Solar power is definitely emerging as the preeminent alternative energy form. Few power generation technologies are as simple, robust or affordable as solar power.
Sure, some geographic areas have steady, predictable winds, and thus wind farms make sense. Other localities have access to moving water, and thus hydropower generation technologies are a good choice. But every location gets exposure to the sun, and thus solar power should make the most sense of them all. Even if you do live in a reliably windy area or have access to a fast-moving creek on your property, it’s likely that solar still makes more sense. Oftentimes, city ordinances and prohibitive fees interfere with your anticipated power-generation plans, and sometimes an unsightly wind rotor or hydro equipment mounted on your creek can get you in hot water even if the equipment resides entirely on your property.
While solar power is definitely a champ when it comes to clean and silent power generation, potential solar panel buyers need to become acquainted with the vagaries of sunlight, and the way it relates to their power output. While it seems obvious that the sun is required to power solar panels, which in turn put out electricity, most people don’t fully realize that how much sun for how long is the question they need to be asking. Not all of the sun’s rays are created equal.
Most people are under the impression that the sun shines for about 12 hours per day on average. Most solar calculations are based upon how many hours of direct overhead sunlight a location will receive. Here are some considerations to think about:
How much sun do I really get? The best way to figure this out exactly is to go online and look at what’s called a solar insolation map. No, we don’t mean insulation. We mean insolation – which is essentially a map of how much direct overhead sunlight your location receives. These maps are made based on the month of the year, meaning there will be a map for January, February, etc., and so on. Since the Earth’s position changes in relation to the sun, these maps are updated based on what time of year it is.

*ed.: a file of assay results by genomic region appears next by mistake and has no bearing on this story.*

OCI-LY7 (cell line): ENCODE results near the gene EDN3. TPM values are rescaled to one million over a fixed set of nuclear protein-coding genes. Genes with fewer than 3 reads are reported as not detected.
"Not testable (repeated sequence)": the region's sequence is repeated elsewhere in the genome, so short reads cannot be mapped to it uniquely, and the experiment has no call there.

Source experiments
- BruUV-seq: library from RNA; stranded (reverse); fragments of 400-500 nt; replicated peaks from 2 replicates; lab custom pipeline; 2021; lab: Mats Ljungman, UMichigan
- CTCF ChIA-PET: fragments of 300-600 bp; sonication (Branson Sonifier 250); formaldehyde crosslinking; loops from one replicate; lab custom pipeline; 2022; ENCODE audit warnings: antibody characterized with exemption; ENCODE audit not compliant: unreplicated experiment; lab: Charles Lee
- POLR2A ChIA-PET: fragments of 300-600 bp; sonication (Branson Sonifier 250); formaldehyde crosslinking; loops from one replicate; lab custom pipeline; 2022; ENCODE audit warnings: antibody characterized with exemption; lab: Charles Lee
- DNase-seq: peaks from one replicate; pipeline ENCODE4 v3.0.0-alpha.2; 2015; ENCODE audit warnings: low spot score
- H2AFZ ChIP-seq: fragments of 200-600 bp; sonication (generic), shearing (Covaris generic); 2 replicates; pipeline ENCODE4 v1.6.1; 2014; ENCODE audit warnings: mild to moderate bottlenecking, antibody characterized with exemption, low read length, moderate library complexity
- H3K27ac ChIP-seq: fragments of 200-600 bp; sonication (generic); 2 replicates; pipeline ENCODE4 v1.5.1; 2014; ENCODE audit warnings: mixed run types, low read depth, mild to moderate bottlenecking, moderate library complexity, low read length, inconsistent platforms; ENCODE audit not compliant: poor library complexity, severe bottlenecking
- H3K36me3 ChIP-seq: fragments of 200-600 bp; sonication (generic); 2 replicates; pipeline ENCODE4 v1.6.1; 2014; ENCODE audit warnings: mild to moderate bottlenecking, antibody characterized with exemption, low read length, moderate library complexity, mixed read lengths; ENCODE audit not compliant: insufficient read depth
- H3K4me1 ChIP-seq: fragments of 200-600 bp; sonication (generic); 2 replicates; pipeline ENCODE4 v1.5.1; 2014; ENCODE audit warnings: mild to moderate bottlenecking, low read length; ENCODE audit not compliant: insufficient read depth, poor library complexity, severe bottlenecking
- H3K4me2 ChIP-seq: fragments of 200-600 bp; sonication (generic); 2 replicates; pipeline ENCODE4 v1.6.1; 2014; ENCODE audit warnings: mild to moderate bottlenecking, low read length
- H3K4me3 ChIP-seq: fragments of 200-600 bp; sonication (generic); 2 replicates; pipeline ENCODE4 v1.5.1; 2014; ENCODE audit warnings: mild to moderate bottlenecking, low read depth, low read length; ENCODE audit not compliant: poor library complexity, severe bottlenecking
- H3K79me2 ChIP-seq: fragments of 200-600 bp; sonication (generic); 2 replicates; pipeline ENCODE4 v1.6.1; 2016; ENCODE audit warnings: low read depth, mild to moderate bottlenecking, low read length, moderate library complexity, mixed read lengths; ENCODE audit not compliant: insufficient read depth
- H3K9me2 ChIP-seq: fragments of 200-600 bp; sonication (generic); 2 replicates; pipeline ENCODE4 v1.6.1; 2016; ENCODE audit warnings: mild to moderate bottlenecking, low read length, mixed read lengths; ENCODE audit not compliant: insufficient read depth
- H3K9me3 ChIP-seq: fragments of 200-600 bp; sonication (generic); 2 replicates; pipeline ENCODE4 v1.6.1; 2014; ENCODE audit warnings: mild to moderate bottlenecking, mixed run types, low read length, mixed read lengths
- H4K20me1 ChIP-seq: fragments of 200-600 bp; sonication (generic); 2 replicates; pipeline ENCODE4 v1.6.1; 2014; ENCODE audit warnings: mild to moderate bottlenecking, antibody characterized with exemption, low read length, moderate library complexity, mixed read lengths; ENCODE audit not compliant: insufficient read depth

What time of year is it? The time of year plays a part in how much sunlight your panels will receive. Not only is it typically cloudier in the winter in most places in the continental United States, the sun is further away from the Earth in the winter, meaning that the sun’s rays will be weaker, meaning that your panels will not put out the same amount of power as they would in the summer.
How cloudy is it? Although solar panels are still producing voltage on a cloudy day, the clouds act as a shield over the sun’s rays and weakens their strength. Be realistic about your location’s annual cloudiness, and realize that cloudiness for solar panel purposes doesn’t just mean clouds — it means any barrier to the sun such as fog.
Shade: Clearly, solar panels don’t work at night, but did you realize they don’t work nearly as well in the shade? Shade can be generated by tall buildings, mountains, or even your neighbor’s trees. Before you splurge on that solar system, get a ladder and get on your roof at various times of the day to see what, if any, shade hits the roof. You might be surprised at what you find.
By doing your research, you’ll know how many solar panels you need to achieve what you desire. Solar panels make great sense, and every home should endeavor to have a set. The power you produce not only helps the environment, it is clean and silent — and cost-effective.